Honestly, that fight was all the more impressive to me. The guy was actually winning despite having his hands tied, and being both malnurished and probably atrophied. Brienne only started winning when it was clear that Jaime had run out of stamina.
The Camp Gay trope has been removed to describe Loras (despite what Captain Crawdad claimed, Renly was never mentioned in the entry—he's listed as a Straight Gay). It seemed to me that Loras might at least be a borderline example because he's portrayed in a more stereotypical manner than Renly was (besides the latter's squeamishness over the sight of blood).
There have been complaints by LGBTQ viewers that Loras, who is the only notable non-heterosexual character currently on the show, is being reduced to gay stereotypes in Season 3. In real life, I would imagine that a lot of us would suspect a man who looked and behaved like Loras may not be straight. Renly, on the other hand, would probably not alert most people's "gaydar."
So my question to everyone is, if Loras isn't a Camp Gay, then is he a Straight Gay, despite the noticeable differences between how he and Renly are depicted on the TV series?
Well, Loras certainly has some effeminate traits, such as the way he dresses, but he's not your stereotypical lisping,fancy and girly gay guy. Yes he has some fem traits but he grew up around strong,domineering women. But I don't think he's camp, his character is much more than that. He's a badass knight, he loves, he grieves, he's both arrogant and compassionate. He's a well-rounded character. Just because he likes fancy clothes (like the rest of his house) and is less masculine than Renly (who grew up in a grim houshold of warriors and military men) that doesn't mean he is camp. He's a Straight Gay with some fem tendencies.
It seems to be a Watsonian versus Doylist thing going on — From the viewers perspective both Loras and Renly is Straight Gay, but in the hyper-masculine world of Westeros they are both concidered obviously gay — see Jaimies talking watching Renly grow up at court for example.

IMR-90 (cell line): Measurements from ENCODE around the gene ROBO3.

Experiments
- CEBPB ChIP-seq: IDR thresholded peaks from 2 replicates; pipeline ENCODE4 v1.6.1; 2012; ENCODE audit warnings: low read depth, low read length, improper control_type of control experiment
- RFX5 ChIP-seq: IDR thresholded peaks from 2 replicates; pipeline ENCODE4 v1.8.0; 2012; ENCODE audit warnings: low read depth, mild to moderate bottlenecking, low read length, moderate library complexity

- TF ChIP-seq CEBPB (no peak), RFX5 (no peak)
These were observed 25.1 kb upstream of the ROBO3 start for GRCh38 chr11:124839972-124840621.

Loras isn't a good example for either trope. Camp Gay is one extreme side of the spectrum, and Loras isn't anywhere near that. Even within the culture of Westeros, there could be much campier gay characters than Loras. Varys would be a much better example (as I recall someone suggests that he has a taste for boys in spite of his castration). Even Lancel acts more like a stereotypical gay man than Loras, and he's pretty overtly straight.
If people want to make criticisms of the show or its characterizations, they're still free to write reviews or add appropriate YMMV tropes.
Why is this in the epic movie category?
I don't think the show is an example or an aversion. There are many promiscuous characters and monogamous characters. Loras and Renly are in a monogamous relationship, and when Loras is single he has a fling. Their homosexuality has no effect on their promiscuity one way or the other.
I wholly agree. That's like saying that Tyrion is an example of "All Dwarves Are Promiscuous", which is clearly ridiculous.
About the entry under Adaptational Induced Plot Hole, (where Loras Tyrell being specifically called out as the only Tyrell male son and the problems that brings regarding the Kingsguard and Inheritance) it doesn't fit the same trope, but doesn't the same situation apply to the Lannisters? Jamie is in the Kingsguard, Cersei married into the Barathons, and in season 3, Tywin specifically tells Tyrion he will never inherit Casterly Rock.
Who will inherit Highgarden and Casterly Rock? Another Lannister cousin? I can't see Tywin being cool with that.
Sorry if this is the wrong place to ask this, I just saw that trope on the page and thought of this.
Heh, I was going to start a topic here on this exact subject, but you beat me to it. Yes, exactly. Making Loras the heir of Highgarden does change things from the book, but Tywim/Jaime already set a precident that an heir might forsake his inheritance for romantic reasons in spite of his father's wishes. If Tywin can't prevent his son from joining the Kingsguard, it's no plot hole to say that Mace couldn't either.
But I did point out in the entry which has now been deleted that Renly would not have a Kingsguard if Mace Tyrell didn't support his claim to the throne. Mace is dumb, but he's not dumb enough to endanger the continuation of his own House. As much as he would want to see his grandson on the Iron Throne, it would not be worth the sacrifice of his sole male heir.